First, good civilian guidance focuses on something important that is either new or dictates a change. Because guidance is associated with defense activities, new guidance connotes modifications or additions to those activities. Guidance supporting the 2008 National Defense Strategy represented a sea change for the Department of Defense. The secretary expressed the formal shift from conventional to counter-insurgency capabilities in support of contemporary operations by making changes to acquisition and force structure guidance. Reports on the emphasis in the 2016 Defense Planning Guidance on preparing for new and different challenges posed by Russia and China give credence to the value of clarity. One of us led that document’s development — and that of its predecessor — and sought to inject clarity through bold categories highlighting areas to invest, sustain, and take risk in an effort to clarify strategy and budget priorities.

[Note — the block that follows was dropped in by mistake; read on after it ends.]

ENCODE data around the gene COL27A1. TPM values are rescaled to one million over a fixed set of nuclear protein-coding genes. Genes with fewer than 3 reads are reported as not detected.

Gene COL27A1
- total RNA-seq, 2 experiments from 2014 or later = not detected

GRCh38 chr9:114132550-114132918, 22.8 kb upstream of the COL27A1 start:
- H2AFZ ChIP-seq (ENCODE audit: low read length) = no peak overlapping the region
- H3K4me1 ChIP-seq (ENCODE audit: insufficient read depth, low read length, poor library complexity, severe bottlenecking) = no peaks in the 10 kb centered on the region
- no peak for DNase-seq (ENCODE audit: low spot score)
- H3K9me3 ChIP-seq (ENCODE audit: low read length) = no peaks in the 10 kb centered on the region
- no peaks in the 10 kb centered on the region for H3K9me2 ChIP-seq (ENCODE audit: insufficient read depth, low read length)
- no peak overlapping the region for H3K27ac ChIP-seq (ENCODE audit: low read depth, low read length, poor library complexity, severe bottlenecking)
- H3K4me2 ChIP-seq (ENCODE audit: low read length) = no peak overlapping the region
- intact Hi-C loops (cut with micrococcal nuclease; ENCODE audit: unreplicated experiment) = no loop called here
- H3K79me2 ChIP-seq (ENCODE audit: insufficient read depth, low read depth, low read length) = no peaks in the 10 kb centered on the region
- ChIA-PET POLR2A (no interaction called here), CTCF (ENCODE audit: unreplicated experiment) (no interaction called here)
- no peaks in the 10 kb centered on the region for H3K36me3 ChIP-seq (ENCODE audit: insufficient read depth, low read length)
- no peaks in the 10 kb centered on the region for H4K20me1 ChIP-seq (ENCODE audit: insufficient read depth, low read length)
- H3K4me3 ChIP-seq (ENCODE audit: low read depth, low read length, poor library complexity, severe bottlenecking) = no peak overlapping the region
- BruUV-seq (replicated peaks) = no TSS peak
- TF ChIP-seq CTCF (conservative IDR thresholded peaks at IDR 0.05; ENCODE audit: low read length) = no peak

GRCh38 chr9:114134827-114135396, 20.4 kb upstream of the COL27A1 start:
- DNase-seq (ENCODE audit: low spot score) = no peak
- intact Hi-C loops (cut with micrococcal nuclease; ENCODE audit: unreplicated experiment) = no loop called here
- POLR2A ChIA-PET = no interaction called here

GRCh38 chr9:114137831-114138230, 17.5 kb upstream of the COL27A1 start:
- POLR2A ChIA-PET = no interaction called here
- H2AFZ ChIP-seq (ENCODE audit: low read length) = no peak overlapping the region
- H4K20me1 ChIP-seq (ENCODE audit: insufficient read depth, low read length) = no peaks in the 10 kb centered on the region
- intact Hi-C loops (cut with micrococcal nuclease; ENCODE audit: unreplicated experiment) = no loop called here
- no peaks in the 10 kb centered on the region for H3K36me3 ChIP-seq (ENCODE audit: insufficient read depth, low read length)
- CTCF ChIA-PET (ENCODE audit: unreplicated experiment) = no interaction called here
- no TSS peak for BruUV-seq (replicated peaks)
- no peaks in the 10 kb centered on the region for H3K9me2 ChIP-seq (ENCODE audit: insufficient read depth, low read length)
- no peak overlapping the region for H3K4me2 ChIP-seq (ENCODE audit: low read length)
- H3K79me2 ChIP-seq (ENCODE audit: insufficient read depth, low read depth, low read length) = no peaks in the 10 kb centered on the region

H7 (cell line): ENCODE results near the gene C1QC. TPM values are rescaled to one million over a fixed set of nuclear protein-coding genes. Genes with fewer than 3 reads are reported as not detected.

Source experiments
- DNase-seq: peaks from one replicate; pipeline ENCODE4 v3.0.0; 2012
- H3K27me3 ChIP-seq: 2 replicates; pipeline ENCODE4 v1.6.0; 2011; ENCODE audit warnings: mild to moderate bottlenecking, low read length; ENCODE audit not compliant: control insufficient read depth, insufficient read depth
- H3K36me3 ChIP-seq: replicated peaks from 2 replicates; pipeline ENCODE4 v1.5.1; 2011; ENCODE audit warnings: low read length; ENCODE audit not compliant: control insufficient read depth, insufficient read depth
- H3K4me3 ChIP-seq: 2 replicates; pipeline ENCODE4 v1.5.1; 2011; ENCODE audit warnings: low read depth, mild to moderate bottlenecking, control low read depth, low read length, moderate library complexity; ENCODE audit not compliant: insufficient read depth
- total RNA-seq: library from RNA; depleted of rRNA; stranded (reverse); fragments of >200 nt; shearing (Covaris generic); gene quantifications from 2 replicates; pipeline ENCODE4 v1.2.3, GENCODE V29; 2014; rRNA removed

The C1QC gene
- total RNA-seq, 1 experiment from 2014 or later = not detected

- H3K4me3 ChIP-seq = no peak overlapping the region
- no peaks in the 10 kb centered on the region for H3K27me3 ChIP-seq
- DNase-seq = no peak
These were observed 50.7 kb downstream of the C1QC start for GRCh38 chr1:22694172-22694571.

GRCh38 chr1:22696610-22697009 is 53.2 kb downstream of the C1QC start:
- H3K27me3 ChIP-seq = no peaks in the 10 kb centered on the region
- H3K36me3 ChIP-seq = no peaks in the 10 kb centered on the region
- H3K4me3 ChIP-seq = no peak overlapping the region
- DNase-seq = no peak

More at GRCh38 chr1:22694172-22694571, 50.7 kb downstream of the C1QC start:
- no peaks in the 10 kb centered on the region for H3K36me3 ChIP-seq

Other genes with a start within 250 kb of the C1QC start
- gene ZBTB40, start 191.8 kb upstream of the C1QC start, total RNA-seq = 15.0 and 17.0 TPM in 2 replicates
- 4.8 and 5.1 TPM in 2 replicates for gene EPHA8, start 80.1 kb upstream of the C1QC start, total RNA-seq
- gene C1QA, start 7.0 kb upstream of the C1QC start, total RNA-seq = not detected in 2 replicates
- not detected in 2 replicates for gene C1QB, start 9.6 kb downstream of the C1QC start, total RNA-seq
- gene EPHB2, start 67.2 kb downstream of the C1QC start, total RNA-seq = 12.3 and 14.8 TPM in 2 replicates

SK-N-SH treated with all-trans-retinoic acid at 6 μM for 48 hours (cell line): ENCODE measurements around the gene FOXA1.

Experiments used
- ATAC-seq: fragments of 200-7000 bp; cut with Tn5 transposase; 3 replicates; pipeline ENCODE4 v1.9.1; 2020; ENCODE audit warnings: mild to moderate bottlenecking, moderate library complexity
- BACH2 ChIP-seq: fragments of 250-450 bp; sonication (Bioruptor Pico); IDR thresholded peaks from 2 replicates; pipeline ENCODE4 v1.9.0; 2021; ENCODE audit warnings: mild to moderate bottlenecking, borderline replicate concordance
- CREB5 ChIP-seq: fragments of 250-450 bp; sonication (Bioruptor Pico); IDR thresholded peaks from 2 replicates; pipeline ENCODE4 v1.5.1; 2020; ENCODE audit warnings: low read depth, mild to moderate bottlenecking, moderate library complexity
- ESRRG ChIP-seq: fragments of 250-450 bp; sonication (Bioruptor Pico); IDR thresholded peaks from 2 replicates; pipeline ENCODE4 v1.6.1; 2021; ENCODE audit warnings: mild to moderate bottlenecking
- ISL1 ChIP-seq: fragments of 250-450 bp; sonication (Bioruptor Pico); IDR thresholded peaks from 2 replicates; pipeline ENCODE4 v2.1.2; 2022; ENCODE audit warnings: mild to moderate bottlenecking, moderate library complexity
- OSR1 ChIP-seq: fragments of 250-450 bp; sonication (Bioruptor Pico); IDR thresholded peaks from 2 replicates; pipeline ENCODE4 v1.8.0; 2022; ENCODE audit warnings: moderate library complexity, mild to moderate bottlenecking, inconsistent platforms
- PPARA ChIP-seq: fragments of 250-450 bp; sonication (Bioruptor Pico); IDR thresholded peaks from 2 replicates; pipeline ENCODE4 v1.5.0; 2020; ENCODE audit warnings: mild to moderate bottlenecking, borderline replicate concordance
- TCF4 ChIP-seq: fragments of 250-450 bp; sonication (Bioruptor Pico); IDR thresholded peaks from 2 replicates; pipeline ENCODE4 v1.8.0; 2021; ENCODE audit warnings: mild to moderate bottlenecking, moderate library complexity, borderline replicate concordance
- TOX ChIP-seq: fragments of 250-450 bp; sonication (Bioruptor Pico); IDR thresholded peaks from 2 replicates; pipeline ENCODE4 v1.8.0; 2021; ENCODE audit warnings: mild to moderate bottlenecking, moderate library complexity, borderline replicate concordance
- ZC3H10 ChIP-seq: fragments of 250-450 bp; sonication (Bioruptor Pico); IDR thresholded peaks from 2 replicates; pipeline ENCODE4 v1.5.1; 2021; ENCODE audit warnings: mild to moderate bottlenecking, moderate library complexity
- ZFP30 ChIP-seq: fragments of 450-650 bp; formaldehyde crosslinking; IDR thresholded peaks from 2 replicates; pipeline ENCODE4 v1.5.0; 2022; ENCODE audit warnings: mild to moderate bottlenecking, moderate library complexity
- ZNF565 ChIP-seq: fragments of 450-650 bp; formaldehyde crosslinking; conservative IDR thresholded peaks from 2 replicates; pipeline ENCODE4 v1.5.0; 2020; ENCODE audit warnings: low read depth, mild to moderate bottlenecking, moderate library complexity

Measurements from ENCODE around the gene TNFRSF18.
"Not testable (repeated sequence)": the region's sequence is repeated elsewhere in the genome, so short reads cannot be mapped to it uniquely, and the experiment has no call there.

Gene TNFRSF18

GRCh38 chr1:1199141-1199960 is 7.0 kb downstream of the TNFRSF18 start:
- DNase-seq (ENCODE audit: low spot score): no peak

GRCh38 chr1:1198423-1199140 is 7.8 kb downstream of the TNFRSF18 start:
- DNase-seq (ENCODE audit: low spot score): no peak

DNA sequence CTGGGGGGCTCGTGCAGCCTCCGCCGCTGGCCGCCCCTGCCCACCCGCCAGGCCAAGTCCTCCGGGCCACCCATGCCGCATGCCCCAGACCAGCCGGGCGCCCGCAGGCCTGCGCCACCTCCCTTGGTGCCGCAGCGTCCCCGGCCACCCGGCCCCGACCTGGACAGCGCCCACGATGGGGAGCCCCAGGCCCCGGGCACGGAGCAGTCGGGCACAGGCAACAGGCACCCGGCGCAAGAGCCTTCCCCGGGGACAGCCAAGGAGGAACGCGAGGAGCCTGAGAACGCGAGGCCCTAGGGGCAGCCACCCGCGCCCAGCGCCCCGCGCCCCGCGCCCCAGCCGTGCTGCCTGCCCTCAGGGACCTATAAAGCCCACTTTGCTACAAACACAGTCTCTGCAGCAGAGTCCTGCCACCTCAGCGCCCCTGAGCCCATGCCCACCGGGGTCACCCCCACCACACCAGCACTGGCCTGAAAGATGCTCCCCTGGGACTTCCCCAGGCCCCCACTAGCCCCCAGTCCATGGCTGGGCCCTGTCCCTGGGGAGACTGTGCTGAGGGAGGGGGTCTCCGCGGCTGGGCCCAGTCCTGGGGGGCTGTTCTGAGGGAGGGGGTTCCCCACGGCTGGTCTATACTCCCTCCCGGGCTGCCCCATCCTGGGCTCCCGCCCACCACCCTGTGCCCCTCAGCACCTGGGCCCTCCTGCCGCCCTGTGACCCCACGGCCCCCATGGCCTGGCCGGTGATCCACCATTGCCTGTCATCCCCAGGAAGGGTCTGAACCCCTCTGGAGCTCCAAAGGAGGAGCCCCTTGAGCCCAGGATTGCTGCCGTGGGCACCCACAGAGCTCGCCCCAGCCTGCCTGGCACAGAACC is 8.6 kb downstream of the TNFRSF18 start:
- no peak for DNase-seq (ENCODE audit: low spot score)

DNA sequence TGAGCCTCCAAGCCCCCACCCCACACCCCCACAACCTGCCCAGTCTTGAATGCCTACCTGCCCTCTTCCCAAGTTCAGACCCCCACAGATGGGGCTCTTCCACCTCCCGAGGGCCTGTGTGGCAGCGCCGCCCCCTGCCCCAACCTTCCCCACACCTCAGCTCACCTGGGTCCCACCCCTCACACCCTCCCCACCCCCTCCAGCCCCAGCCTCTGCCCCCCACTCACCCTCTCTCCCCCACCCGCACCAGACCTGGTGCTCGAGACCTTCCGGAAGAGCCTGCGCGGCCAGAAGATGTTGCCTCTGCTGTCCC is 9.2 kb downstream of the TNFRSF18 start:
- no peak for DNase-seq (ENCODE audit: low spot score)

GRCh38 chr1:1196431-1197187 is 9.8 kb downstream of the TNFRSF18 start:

Important guidance does not communicate marginal wishes. If civilians must quibble over picayune details, they have already lost control and are making their situation worse. Civilians should be as parsimonious as they can be with their guidance. An excellent example of guidance — or guidance-like — issuances overwhelming a system is former Secretary of Defense Donald Rumsfeld’s overuse of memos, which were derisively dubbed “snowflakes” for being short yet numerous. For example, one such snowflake complained about faulty communication connections. Jamming the bureaucracy with a maelstrom of directions and demands will confound prioritization, waste energy on task assignments and interpretation, and spread efforts too thin.